Autism researchers who use brain scans may not be accounting for the head motion caused by study participants’ breathing.
Spectrum: Autism Research News
Tag: brain imaging
The long fibers of neurons in the brains of young children with autism are structured differently from those of their neurotypical peers — and from those of older children with the condition.
A new analysis hints at the source of the rampant inconsistency among brain imaging studies in autism: significant differences among study sites.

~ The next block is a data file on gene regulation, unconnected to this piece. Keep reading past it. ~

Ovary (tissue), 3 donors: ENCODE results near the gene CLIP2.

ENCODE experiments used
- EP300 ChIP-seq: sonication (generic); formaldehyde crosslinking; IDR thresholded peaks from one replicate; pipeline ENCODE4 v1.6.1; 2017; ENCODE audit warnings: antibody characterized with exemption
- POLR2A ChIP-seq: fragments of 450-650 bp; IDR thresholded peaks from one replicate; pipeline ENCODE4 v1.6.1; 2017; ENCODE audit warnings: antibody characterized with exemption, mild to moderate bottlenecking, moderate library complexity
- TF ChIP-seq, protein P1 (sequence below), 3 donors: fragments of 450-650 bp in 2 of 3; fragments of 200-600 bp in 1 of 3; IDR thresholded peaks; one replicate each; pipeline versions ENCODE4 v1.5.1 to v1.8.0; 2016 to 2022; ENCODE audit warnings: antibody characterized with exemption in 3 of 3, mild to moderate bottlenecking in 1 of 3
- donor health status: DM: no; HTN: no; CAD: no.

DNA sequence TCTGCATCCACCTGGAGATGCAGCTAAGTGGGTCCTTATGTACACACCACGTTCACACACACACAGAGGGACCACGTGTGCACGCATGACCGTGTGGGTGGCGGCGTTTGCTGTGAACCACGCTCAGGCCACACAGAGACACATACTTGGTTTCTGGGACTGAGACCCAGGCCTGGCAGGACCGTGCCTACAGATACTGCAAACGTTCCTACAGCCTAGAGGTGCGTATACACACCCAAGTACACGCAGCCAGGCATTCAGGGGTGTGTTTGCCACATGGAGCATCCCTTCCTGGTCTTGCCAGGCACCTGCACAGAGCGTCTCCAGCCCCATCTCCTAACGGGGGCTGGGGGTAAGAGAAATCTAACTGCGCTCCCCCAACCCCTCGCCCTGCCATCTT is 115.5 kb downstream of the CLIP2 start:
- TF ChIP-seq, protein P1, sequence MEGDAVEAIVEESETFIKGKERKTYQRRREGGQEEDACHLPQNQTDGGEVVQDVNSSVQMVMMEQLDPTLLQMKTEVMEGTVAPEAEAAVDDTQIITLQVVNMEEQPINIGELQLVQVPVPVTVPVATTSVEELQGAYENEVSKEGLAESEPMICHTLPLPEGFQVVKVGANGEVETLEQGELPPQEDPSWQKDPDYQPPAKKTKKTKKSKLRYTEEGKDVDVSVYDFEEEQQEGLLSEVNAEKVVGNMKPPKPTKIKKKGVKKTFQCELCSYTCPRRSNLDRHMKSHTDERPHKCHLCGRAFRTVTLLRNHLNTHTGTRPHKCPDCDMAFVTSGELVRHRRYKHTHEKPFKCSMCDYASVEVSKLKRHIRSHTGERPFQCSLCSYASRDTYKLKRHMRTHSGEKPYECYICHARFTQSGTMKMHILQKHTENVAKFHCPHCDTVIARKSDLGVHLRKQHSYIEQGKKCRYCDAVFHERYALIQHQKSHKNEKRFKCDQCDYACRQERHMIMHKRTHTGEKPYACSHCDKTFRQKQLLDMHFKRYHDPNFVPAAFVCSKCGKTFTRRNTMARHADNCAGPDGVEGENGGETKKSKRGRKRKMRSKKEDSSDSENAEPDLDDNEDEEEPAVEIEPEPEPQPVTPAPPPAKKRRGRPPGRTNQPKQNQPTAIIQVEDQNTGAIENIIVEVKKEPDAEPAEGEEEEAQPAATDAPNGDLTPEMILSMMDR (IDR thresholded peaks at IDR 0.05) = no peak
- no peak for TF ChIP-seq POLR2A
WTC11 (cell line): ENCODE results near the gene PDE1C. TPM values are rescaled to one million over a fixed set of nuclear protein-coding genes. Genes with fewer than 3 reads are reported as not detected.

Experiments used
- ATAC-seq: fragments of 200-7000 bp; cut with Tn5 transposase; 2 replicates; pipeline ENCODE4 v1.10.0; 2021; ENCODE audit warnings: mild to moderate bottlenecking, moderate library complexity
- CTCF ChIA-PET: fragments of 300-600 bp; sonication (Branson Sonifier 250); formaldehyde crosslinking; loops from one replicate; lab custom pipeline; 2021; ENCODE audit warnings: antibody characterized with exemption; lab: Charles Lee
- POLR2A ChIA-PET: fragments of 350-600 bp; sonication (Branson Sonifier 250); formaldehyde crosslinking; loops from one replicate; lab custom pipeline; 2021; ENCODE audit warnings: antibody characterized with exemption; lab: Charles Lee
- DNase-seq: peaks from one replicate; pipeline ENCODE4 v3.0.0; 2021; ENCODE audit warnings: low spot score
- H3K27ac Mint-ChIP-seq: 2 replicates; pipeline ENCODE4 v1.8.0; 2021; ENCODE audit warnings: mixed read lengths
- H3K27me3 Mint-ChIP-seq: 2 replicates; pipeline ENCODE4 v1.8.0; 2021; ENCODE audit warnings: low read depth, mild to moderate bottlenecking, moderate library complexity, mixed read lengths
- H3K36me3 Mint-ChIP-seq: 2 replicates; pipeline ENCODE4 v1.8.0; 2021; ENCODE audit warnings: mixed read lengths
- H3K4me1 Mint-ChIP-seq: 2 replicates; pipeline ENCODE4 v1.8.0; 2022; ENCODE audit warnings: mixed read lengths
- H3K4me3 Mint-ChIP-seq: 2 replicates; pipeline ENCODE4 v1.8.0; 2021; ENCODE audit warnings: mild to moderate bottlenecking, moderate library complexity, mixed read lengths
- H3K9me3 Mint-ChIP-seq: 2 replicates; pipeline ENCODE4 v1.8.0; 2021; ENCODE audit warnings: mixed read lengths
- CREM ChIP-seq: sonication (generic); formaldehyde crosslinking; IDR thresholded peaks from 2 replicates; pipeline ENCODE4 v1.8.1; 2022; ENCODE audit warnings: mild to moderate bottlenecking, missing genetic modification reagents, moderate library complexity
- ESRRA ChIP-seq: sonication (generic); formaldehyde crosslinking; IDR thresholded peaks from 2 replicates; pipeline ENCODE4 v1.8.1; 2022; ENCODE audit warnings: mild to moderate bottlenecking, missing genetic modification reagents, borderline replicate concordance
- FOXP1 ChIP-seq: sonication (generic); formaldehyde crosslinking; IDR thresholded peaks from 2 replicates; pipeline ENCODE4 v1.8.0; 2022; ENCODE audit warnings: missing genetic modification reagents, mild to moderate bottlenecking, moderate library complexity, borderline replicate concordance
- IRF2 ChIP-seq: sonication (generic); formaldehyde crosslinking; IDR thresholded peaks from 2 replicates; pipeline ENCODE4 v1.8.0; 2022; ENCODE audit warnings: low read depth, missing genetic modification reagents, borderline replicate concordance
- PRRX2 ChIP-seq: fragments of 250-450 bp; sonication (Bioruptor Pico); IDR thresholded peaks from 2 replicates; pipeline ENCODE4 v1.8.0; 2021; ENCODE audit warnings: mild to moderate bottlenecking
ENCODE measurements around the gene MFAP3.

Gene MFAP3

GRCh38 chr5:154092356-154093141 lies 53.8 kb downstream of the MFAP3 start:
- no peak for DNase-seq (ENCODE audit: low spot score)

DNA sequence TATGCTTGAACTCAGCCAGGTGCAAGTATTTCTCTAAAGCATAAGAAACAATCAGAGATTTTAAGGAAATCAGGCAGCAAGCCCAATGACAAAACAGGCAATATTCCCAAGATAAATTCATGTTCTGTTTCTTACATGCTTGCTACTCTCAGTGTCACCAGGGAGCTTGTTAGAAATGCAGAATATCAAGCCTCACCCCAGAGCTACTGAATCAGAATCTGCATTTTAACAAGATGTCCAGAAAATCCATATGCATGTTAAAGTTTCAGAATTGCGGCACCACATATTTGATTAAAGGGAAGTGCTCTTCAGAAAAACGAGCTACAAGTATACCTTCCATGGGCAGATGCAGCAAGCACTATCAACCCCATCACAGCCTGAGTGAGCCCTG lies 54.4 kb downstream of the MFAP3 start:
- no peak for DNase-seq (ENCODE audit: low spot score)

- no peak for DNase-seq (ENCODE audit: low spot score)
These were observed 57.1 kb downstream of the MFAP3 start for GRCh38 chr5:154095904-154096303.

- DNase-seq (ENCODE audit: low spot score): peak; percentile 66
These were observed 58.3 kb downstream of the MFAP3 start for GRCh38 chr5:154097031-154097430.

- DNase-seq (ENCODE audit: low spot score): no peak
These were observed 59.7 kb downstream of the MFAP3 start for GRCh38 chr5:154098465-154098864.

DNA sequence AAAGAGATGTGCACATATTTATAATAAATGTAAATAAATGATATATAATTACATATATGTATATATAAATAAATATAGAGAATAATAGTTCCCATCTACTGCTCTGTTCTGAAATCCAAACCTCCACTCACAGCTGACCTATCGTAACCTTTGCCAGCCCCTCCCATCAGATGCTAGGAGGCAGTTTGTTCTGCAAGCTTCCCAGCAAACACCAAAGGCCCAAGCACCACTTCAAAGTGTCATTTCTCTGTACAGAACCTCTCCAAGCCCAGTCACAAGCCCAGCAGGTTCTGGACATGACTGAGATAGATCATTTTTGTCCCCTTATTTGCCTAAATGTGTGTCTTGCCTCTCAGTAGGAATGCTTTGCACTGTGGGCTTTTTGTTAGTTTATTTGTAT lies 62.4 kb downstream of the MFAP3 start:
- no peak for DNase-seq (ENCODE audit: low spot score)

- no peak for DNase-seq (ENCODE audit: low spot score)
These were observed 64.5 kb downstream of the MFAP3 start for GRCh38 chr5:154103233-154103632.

A magnetic scanner fitted within an ordinary bicycle helmet may make it easier to visualize autistic children’s brains.
The hemispheres in autistic people’s brains are more symmetrical than those of their typical peers, but it is unclear what this difference means.
A new analysis of nearly 40,000 people pinpoints 48 genetic variants that may determine the volume of certain brain areas.
Mapping brain activity in one person doing multiple tasks creates a more accurate picture of the brain than averaging the brain activity of multiple people doing a single task.
A new imaging technique detects specific groups of firing neurons in the brains of moving mice, enabling scientists to study brain activity linked to a particular behavior.